Of Cheer and the Crocus

I’ve suffered from a severe case of Writer’s Block for the last couple of days. There have been smaller contributing factors (winter, insomnia and sundry small slings and arrows) but I knew deep-down whence this virus came. The reason I couldn’t write lay snug on the shoulders of my inability to post pictures on my blog. Talk about counterintuitive!

I’m no Cartier-Bresson with the camera — I shrivel with shame when I see the luminous photography on slick food blogs. Hey, I’m a writer, and I should be able to make my words shape that perfect shot! But the last ten days when my ability to upload pictures disappeared has been a living heck, because I realized that I want to show you the funky little bits and pieces of my life. I mean, I don’t have the writing  chops to describe a crocheted chocolate chip cookie!

Well looky-looky!

(Tech note: My Happiness Engineer suggested I change from Firefox to Chrome. Mind you, my brilliant son-in-law John suggested the switch a week before WordPress did, but it was at 2:00 am and I must have messed up. Today, desperate, I read my HE’s suggestion and I tried again. My, I’m cheerful!)

I remember my first crocus the way Marcel remembered that madeleine. We were living in a rented house on rue Jean-Nicolet in Trois-Rivieres, Quebec, and snowbanks had disguised whatever garden the owners had devised. Late in March, on a sunny day, I heard my mother yelling “Come here! Look! Look!” And there it was, a tiny bell the color of an egg yolk, pushing through the snow.

My father’s birthday is the twenty-second of March, and  my mother fostered festivity every chance she got. She made a birthday table centerpiece that I still remember being the most magical thing I’d ever seen in all my nine years. She filled a big crystal bowl with water, lit an armada of those floating birthday candles, and scattered crocus blossoms among the candles. We turned off the lights and gazed. Monet’s waterlilies have never come close to the wonder of that beautiful bowl.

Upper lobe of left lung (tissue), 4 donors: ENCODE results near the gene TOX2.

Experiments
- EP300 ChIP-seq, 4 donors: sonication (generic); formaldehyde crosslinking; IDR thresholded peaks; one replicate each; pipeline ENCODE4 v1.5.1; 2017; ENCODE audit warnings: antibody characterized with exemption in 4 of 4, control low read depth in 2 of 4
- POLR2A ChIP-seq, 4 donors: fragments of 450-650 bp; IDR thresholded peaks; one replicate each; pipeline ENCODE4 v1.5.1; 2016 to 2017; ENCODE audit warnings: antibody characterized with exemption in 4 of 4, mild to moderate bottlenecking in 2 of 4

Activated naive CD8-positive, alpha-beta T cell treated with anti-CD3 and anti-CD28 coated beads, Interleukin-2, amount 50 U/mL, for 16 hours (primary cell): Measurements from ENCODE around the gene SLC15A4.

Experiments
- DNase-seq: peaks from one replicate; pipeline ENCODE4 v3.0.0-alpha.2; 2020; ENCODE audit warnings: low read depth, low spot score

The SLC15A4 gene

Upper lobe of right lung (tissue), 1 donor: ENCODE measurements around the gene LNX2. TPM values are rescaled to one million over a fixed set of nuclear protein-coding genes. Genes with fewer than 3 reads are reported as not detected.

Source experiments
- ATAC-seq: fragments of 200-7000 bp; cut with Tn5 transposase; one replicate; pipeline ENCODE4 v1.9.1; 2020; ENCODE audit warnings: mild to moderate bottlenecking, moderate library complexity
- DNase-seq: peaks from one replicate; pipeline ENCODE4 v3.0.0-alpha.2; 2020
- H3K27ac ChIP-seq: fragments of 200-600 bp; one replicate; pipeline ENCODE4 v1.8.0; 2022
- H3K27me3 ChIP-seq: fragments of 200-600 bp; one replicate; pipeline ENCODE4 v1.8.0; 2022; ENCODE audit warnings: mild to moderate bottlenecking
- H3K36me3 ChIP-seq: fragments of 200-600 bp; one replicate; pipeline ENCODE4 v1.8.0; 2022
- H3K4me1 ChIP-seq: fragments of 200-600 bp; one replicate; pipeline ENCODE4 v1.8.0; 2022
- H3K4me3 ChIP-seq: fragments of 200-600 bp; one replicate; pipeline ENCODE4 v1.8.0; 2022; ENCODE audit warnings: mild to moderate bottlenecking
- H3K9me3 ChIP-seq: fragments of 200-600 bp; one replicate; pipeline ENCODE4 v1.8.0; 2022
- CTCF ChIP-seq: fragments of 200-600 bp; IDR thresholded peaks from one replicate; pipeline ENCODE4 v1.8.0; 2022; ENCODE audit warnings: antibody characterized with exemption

I convulsed the grownups when I asked if a crocus was a “Hairbringer” of spring. Yes, they were hairbringers then, and they’re hairbringers now.

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8 Comments

Filed under Five bucks or fewer, Growing things, Into the Mystic, The Great Outdoors

8 responses to “Of Cheer and the Crocus

  1. My absolute favorite moment of the entire year is the night I first hear the peepers. I am definitely NOT a winter person, and those little froggies mean spring is on its way.

    I usually hear them about mid-February, but I have not heard them yet this year. 😦

    I did have a couple of crocii blooming, and I saw daffs at my mom’s last weekend. She is not really south of me, but is at a lower elevation–usually spring comes about week later here than there.

    Robins are back, house finches are nesting, and a friend watched a pair of eagles mating a week or so ago. He even took pictures–what a perv.

  2. The peepers’ habitat around here disappeared about fifteen years ago and so did they. I’m still inconsolable.

  3. I’m most impressed that you’ve added photos to your lineup and to your C.V.

    Never saw a crocus coming up, not once in my life—I always supposed they were like the famous maple-syrup-on-the-snow fantasies from my childhood novels—too far North for the likes of me. But I can SO imagine that golden-lit bowl with its armada of candles—so vividly.

    And though we’ve had temps approaching 40’s, and the snow is in grody gaps all over the yard, I can STILL use some quick Spring. So if you see that Hairbringer anytime soon, mapquest him over this way, please.

  4. Rachel, aren’t you in/near Indy? Get yourself to a garden store next fall and plant you some crocuses–put them on a sunny, southfacing slope, and if you have a big rock or a wall backing up the slope, you will have crocuses before anyone else in the neighborhood.

    I think the dogs dug up my early ones–at least they have not even sent any leaves up yet.

  5. Kim

    The next door neighbors have a gorgeous scatter of little purple beauties coming up right now. We, on the other hand, have leaves from last fall 😦

  6. They grow up thru the leaves, unless they are really thick. But you do have to plant them. 🙂

  7. They grow up thru the leaves, unless they are really thick. But you do have to plant them.

    We have had a lovely 3 days–my daffs were closed up tight when I left the house at 8 this morning. By noon, I had a whole group of yellow flowers beside the front porch.

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